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Ask Mr. Dad: When the empty nest fills up again

By Armin Brott, Tribune News Service on

Published in Health & Fitness

Dear Mr. Dad: Almost exactly a year ago, my husband and I sent our last child off to college. We were thrilled. Our house is paid off and we'd just started thinking about selling it and traveling around the country and the world. Then COVID hit and everything changed. Our youngest's college closed and she had to come home. Then, our oldest lost his job and now he's back in his old room too. Of course, we want to be supportive of our kids, but we're starting to feel a little resentful that we've had to give up our plans. What can we do?

A: Honestly, aside from hoping for the best (a quick end to the pandemic, colleges reopening, and a great job offer for your son), I'm not sure there's much to be done at this point. In fact, you should be grateful that your house is paid off and that you and your children have a place to live. I don't mean to be harsh, but, sadly, an estimated 40 million Americans may be facing eviction, and tens of millions more are already dealing with food insecurity and hunger. And my guess is that things are going to get worse before they get better.

You can also take some (small) comfort in not being alone. As you've experienced firsthand, the COVID outbreak has pushed more than half (52%) of young adults (aged 18-29) to move in with one or both of their parents, according to a new study from the Pew Research Center. That's more than at any other time in U.S. history since the end of the Great Depression in 1940. And since our total population today is nearly two-and-a-half times greater than in 1940, the sheer number of young adults living with dad and/or mom is far higher. And this trend is true across all races, genders, geographies, and other demographics.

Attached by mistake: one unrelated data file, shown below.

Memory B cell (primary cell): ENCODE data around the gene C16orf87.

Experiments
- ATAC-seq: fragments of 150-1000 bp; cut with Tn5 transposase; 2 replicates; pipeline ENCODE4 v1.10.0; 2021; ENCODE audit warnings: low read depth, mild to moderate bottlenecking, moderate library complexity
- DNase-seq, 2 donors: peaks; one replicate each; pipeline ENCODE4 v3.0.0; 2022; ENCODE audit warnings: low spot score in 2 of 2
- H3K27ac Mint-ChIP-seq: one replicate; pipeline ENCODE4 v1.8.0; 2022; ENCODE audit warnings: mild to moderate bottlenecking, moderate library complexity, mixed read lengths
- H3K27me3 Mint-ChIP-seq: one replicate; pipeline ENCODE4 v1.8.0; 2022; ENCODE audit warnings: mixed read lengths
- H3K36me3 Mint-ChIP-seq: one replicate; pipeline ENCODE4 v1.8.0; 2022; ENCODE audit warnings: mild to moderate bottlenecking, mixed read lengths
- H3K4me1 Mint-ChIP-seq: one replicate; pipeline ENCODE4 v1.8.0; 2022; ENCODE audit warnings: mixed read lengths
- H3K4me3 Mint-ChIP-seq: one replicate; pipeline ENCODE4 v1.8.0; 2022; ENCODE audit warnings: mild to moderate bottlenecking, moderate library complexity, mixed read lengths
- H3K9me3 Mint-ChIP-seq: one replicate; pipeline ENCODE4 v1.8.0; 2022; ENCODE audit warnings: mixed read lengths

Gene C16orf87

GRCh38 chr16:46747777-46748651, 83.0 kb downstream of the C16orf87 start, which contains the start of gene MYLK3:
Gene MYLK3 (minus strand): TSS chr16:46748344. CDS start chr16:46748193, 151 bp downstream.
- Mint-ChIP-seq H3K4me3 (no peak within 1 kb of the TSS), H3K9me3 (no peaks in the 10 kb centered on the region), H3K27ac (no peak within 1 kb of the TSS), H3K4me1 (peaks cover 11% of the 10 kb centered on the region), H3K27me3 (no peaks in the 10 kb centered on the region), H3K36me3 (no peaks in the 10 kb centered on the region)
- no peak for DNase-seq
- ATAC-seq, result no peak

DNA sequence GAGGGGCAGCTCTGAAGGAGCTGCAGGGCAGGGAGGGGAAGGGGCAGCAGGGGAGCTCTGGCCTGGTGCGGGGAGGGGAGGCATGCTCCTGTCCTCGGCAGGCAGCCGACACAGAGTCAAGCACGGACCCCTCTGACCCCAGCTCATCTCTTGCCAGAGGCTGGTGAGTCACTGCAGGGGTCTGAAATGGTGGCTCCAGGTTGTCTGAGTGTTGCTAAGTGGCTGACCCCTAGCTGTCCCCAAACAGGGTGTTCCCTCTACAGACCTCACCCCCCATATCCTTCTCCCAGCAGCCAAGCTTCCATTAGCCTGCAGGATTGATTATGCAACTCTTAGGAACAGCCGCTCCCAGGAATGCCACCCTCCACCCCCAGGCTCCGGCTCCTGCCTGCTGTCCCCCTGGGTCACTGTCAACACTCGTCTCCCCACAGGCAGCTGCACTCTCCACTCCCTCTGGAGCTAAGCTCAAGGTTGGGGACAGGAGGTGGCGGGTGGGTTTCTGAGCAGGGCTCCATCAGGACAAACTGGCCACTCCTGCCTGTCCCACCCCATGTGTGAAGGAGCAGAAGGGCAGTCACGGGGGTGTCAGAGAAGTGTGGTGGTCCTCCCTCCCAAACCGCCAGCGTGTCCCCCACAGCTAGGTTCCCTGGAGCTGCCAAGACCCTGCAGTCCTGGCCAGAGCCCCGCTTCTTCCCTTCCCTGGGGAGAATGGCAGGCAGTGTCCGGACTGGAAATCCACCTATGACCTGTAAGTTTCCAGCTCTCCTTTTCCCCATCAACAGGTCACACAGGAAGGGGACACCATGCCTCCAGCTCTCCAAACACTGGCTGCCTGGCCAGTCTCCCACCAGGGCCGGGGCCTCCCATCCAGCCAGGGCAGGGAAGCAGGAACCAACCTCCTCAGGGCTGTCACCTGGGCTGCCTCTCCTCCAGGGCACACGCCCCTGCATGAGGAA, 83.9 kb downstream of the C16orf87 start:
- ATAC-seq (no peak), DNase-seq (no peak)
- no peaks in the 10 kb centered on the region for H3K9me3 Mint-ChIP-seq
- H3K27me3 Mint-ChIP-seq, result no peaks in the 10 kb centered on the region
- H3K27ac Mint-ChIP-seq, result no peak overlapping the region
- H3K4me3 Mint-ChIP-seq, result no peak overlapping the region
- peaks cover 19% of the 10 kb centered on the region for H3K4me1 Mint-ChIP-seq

But as bad as COVID has been, it's not the only cause of this massive reverse-exodus. Another big contributor is the fact that a growing number of young people aren't getting married or living together (with a romantic partner). And those who do are getting married later. Back in 1960, the average woman was 20.3 years old at her first marriage, and the average man was 22.8. By 1990, women were 23.9 and men were 26.1. Today, those numbers are 27.9 and 29.7, respectively - a huge change since your grandparents got married. Again - thanks to men's higher unemployment rate, slipping wages, and declining levels of college enrollment - things will get worse before they get better.

In the meantime, now's the time to set up some house rules, which may be similar to the ones you had when your kids were living at home the first time around. Do you have a curfew? What's your philosophy on bringing lovers home (your house, your rules)? Do you want them to call home if they're going to be late (if only to keep you from worrying)? How about drugs or alcohol?

 

Finally, keep in in mind that this whole situation is probably pretty hard on your kids - you're not the only ones whose plans have been derailed. You may be tempted to shout, "This isn't a hotel!" but that's just going to create conflict. Adult kids don't want a hotel either. They want a home, independence, and self-respect. If your children had responsibilities as teens, and they had a respectful relationship with you and your husband, it's pretty safe to assume that nothing will change. They know that coming home is a temporary solution - something to help them over the hump - and, like you, they're looking forward to getting back to their lives and their plans.

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(Read Armin Brott's blog at www.DadSoup.com, follow him on Twitter, @mrdad, or send email to armin@mrdad.com.)

(c)2020 Armin Brott, Distributed by Tribune Content Agency, LLC.